Thursday, 24 June 2010

Christians and political issues - a Baptist perspective

Before the General Election, I blogged a bit on the way that various church leaders saw the election, and in particular, what they saw as the main issues. (People from the Scottish ecclesiastical establishment here, here and here, and the Catholic Bishops’ Conference of England and Wales here.)

Well, the election is over, but the matter of how Christians in Britain see the political landscape at the moment remains an interesting and important one. So I trust that no-one will mind me returning to this subject, and going back a couple of months.

The Rev. Guy Davies, a Baptist Pastor and blogger, came up with a list of questions about political issues, and sent them to the candidates of the three main parties in the constituency of Westbury. Interestingly enough, he only sent his quiz to the candidates of the three main parties.

Anyway, here are
1) the questions
2) the answers that I would have given if a) I been the Libertarian Party candidate in Westbury and b) I was trying to be brief, and
3) my comments on the questions.

1. Do you believe that Christian values have a beneficial role to play in contemporary society?

Answer: Absolutely.
Comments: "Values" is a slightly odd word. Furthermore, people might not agree about what constitute Christian values. If we mean things like honesty and integrity and compassion, I don’t think anyone is going to disagree. In fact I find it difficult to imagine anyone saying no. Even Richard Dawkins or Christopher Hitchins would probably have answered “yes” to this one - had they been candidates in the election.

2. Do you believe that marriage is for a man and a woman alone and that it is the duty of the State to do all it can to strengthen and encourage the institution of marriage?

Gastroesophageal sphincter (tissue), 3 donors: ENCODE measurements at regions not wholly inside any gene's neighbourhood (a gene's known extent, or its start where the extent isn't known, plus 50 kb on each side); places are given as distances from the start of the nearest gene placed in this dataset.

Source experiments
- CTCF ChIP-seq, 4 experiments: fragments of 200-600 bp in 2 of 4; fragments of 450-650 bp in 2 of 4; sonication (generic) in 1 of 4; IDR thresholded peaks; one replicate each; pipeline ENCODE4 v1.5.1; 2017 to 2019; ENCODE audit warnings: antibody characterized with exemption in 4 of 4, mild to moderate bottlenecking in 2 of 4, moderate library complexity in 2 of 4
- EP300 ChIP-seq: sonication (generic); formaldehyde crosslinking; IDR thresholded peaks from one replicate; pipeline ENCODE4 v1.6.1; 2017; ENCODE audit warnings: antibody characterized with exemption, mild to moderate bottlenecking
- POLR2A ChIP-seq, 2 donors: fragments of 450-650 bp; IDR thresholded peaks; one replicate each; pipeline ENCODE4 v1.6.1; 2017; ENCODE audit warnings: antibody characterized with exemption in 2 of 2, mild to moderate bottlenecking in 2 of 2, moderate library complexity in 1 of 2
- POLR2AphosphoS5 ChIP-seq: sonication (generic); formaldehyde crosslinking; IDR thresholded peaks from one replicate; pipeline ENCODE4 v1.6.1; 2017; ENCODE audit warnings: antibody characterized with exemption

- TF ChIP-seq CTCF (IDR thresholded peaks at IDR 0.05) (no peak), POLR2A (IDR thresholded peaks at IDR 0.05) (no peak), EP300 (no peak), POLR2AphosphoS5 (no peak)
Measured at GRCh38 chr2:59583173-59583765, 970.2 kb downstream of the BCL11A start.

Answer: Yes to the first question, No to the second.
Comments: Two fairly straightforward questions. The first, it seems to me, is about personal opinions, the answer to which doesn’t actually tell us about the policies favoured by the candidate - the second is, however, definitely about policies.

3. Do you accept that people who believe that heterosexual marriage is the only proper context for a sexual expression should be free to say so without falling foul of the law or loosing their jobs?

Answer: Yes to the first question. To the second, I would say that I think that an employer in the private sector should have the freedom to fire someone for expressing such a view. That is the necessary corollary to my answer to the next question.
Comments: Again, straightforward questions - and ones that would not have been on anyone’s list of questions for candidates 20 years ago. Who would have thought that our freedoms would have gone so quickly?

4. Do you believe that churches should be free only to employ people whose beliefs and lifestyle are in accordance with Christian teaching?

Answer: Absolutely.
Comments: An important question. It’s about a very important freedom.

5. Should school governors be given discretion over the contents of sex education lessons and should the concerns of parents be taken into account when deciding what children are taught?

Answer: Absolutely.
Comments: The education of children is the business of parents, not the state.

6. Do you believe that the law on abortion is too lax, too restrictive or about right?

Answer: Too lax.
Comments: That’s my personal answer. In this matter, libertarians have a huge variety of views, generally passionately held.

7. Do you think that the law on euthanasia should be changed?

Answer: Not really. There’s undoubtedly room for improvement, but I think it’s about right.